Identification of a Novel TGFβ/PKA Signaling Transduceome in Mediating Control of Cell Survival and Metastasis in Colon Cancer
Sanjib Chowdhury,Gillian M. Howell,Ashwani Rajput,Carol A. Teggart,Lisa E. Brattain,Hannah R. Weber,Aparajita Chowdhury,Michael G. Brattain
PLOS ONE , 2012, DOI: 10.1371/journal.pone.0019335
Abstract: Understanding drivers for metastasis in human cancer is important for potential development of therapies to treat metastases. The role of loss of TGFβ tumor suppressor activities in the metastatic process is essentially unknown.
A.B. Mulder-Bakker, J. Wogan-Browne: Household, Women and Christianities in Late Antiquity and the Middle Ages
M. Howell
BMGN : Low Countries Historical Review , 2008,
Open questions: missing pieces from the immunological jigsaw puzzle
Griffiths Gillian M
BMC Biology , 2013, DOI: 10.1186/1741-7007-11-10
Global Diversity and Review of Siphonophorae (Cnidaria: Hydrozoa)
Gillian M. Mapstone
PLOS ONE , 2014, DOI: 10.1371/journal.pone.0087737
Abstract: In this review the history of discovery of siphonophores, from the first formal description by Carl Linnaeus in 1785 to the present, is summarized, and species richness together with a summary of world-wide distribution of this pelagic group within the clade Hydrozoa discussed. Siphonophores exhibit three basic body plans which are briefly explained and figured, whilst other atypical body plans are also noted. Currently, 175 valid siphonophore species are recognized in the latest WoRMS world list, including 16 families and 65 genera. Much new information since the last review in 1987 is revealed from the first molecular analysis of the group, enabling identification of some new morphological characters diagnostic for physonect siphonophores. Ten types of nematocysts (stinging cells) are identified in siphonophores, more than in any other cnidarian; these are incorporated into batteries in the side branches of the tentacles in most species (here termed tentilla), and tentilla are reviewed in the last section of this paper. Their discharge mechanisms are explained and also how the tentilla of several physonect siphonophores are modified into lures. Of particular interest is the recent discovery of a previously unknown red fluorescent lure in the tentilla of the deep sea physonect Erenna, the first described example of emission of red light by an invertebrate to attract prey.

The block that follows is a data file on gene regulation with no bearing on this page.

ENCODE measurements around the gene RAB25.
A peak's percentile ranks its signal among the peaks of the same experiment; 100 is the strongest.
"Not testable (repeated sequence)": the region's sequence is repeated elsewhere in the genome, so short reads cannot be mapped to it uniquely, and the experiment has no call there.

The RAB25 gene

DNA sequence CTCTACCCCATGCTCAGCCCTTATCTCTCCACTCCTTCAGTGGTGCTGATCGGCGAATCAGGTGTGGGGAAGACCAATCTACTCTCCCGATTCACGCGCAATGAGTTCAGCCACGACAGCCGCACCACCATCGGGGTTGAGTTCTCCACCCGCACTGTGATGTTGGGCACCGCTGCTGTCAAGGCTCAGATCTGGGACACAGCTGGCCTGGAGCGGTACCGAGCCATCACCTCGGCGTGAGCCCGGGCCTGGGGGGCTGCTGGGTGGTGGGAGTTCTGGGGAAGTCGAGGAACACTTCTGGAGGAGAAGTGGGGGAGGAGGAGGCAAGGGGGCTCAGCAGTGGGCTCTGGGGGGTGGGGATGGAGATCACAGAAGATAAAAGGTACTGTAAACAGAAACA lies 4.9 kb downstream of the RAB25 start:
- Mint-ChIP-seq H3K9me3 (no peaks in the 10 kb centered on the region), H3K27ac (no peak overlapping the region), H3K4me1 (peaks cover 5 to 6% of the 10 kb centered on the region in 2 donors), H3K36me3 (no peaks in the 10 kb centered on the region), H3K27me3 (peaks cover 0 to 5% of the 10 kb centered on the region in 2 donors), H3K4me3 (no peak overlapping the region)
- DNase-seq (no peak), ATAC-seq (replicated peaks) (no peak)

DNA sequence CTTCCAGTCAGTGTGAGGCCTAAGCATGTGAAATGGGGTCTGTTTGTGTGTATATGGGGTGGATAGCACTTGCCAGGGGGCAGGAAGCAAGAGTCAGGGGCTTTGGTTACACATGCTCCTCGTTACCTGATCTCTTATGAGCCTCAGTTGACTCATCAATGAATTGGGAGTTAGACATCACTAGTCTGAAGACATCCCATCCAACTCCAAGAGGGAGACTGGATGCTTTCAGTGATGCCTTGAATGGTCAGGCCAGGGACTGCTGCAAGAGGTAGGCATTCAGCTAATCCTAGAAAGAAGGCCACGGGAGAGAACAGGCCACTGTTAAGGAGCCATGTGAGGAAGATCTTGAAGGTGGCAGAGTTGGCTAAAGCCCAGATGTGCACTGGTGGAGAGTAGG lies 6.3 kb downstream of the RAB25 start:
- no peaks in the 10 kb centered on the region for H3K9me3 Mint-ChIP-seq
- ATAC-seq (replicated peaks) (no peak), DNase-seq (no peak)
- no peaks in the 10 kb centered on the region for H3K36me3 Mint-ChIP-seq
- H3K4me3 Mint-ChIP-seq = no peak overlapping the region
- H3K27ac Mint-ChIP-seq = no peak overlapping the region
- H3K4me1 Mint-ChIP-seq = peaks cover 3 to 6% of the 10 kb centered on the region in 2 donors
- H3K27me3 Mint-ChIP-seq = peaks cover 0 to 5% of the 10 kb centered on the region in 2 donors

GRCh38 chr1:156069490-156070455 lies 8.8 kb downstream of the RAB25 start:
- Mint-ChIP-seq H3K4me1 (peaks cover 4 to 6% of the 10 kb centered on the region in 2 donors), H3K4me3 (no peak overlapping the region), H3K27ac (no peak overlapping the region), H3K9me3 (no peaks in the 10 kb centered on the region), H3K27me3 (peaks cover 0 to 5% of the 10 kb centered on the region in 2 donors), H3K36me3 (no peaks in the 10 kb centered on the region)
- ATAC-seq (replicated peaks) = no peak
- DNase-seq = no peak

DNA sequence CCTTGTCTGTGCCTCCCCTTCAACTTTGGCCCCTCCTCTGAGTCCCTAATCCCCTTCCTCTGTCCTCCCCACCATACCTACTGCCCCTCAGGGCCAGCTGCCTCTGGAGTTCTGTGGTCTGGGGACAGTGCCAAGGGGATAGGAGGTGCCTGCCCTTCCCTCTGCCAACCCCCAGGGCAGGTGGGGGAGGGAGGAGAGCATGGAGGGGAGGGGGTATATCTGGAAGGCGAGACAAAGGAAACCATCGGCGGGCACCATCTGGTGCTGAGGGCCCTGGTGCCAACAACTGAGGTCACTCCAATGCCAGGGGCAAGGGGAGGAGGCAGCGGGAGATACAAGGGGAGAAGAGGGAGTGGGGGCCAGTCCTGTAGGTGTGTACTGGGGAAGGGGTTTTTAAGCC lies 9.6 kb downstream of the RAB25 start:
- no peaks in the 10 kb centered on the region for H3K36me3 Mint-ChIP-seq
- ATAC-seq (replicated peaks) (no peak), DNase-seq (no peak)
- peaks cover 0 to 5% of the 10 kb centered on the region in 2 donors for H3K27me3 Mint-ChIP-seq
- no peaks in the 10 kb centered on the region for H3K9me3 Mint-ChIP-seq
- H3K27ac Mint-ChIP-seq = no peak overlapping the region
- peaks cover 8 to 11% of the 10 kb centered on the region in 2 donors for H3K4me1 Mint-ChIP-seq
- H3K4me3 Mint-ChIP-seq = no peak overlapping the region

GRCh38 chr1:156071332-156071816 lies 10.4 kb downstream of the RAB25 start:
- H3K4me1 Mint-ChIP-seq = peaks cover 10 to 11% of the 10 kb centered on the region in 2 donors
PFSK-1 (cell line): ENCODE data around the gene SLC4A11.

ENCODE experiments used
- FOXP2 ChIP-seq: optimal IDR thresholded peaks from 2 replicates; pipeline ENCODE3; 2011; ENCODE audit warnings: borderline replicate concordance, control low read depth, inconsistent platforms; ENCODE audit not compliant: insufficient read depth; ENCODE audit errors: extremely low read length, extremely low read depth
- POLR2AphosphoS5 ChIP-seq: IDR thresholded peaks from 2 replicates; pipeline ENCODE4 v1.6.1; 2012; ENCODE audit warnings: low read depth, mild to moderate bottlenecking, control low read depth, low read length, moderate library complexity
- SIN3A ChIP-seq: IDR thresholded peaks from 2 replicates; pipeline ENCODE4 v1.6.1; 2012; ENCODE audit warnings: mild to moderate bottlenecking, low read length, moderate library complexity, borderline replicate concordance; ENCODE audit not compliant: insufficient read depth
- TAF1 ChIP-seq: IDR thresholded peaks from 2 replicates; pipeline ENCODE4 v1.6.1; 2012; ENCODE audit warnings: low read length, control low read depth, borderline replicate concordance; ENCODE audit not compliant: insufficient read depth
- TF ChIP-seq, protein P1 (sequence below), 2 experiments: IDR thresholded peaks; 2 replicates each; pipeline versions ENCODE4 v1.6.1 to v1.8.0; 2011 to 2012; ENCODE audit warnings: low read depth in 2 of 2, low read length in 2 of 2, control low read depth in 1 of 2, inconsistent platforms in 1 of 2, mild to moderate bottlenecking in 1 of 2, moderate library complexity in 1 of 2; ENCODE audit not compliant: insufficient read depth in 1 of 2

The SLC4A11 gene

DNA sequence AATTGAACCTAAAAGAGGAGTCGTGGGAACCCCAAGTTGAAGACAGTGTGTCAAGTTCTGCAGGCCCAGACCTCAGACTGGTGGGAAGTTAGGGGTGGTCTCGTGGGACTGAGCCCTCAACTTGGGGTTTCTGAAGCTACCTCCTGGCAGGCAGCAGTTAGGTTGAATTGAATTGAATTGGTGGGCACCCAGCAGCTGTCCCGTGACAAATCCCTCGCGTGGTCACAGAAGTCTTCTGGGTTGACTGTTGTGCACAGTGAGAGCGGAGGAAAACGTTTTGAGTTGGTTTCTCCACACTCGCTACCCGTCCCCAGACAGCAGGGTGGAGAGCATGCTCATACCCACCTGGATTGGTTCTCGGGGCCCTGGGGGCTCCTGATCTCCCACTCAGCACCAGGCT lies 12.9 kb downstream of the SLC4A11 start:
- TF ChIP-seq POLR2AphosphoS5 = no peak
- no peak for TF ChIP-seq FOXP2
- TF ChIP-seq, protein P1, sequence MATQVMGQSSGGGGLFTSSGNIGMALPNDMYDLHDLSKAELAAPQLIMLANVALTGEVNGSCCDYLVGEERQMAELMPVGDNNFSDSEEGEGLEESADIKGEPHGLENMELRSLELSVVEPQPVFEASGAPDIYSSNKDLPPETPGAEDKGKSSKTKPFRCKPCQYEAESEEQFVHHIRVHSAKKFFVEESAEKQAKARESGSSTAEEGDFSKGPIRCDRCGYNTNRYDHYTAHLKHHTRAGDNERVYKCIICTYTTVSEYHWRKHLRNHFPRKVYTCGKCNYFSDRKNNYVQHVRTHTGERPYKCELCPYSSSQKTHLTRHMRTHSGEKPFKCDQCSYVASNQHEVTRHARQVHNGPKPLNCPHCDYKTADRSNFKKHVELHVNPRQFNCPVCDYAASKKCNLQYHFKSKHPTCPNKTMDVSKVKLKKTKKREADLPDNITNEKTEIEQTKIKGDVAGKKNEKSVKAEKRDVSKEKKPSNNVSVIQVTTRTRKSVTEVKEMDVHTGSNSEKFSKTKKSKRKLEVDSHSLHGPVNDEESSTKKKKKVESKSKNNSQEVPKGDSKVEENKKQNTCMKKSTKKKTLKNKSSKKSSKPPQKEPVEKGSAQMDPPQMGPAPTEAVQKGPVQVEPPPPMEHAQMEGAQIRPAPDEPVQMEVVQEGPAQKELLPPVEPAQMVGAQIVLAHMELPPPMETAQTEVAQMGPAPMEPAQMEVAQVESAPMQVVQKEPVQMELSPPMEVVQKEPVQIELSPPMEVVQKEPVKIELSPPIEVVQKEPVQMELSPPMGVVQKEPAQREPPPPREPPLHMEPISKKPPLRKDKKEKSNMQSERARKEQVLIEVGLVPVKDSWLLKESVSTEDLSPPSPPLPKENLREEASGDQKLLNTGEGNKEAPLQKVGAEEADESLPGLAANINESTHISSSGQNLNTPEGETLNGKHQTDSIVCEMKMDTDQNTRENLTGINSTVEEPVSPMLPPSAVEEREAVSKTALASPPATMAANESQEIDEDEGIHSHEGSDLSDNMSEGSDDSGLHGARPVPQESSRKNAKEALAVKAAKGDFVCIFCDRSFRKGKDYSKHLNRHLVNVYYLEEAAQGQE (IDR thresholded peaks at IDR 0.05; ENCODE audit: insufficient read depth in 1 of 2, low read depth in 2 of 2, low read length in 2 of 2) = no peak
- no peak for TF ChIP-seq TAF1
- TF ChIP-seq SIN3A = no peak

Temporal Changes in the Lesser Flamingos Population (Phoenicopterus minor) in Relation to Phytoplankton Abundance in Lake Manyara, Tanzania  [PDF]
Emilian Samwel Kihwele, Charles Lugomela, Kim M. Howell
Open Journal of Ecology (OJE) , 2014, DOI: 10.4236/oje.2014.43016

A study on seasonal variations in the abundance of Lesser Flamingo (Phoenicopterus minor) in relation to phytoplankton abundance in lake Manyara was conducted for a period of fourteen consecutive months (July 2007 to August 2008). The aim was to relate the temporal variability in the phytoplankton species abundance and diversity of the lake to the population size of the Lesser Flamingo. Lesser Flamingo population numbers were obtained from monthly ground surveys whereby the lake was subdivided into defined counting vantage points. Water samples for phytoplankton species composition and biomass analyses were taken to the University of Dar es Salaam for laboratory analysis. The flamingo population estimates ranged from 9319 in August 2007 to 640,850 in August 2008. The Lesser Flamingo populations showed that temporal fluctuations were related to the changes in the abundance and diversity of phytoplankton species. The occurrence of Arthrospira associated with the increase in the abundance of Lesser Flamingo. It was observed that changes in the Lesser Flamingo numbers were influenced by the changes in the abundance and availability of their preferred food. The results indicated that microalgae assemblage positively correlated with ammonium and nitrate which were also related to the abundance of lesser flamingo. The phytoplankton community was dominated by cyanobacteria particularly Arthrosipira fusiformis likely due to the high lake salinity and pH that limited the growth of other microalgae. Correlation analysis showed strong correlation between the Lesser Flamingo abundance with the concentration of nitrate and ammonium and between the number of Lesser Flamingo and the cyanobacterium Arthrospira.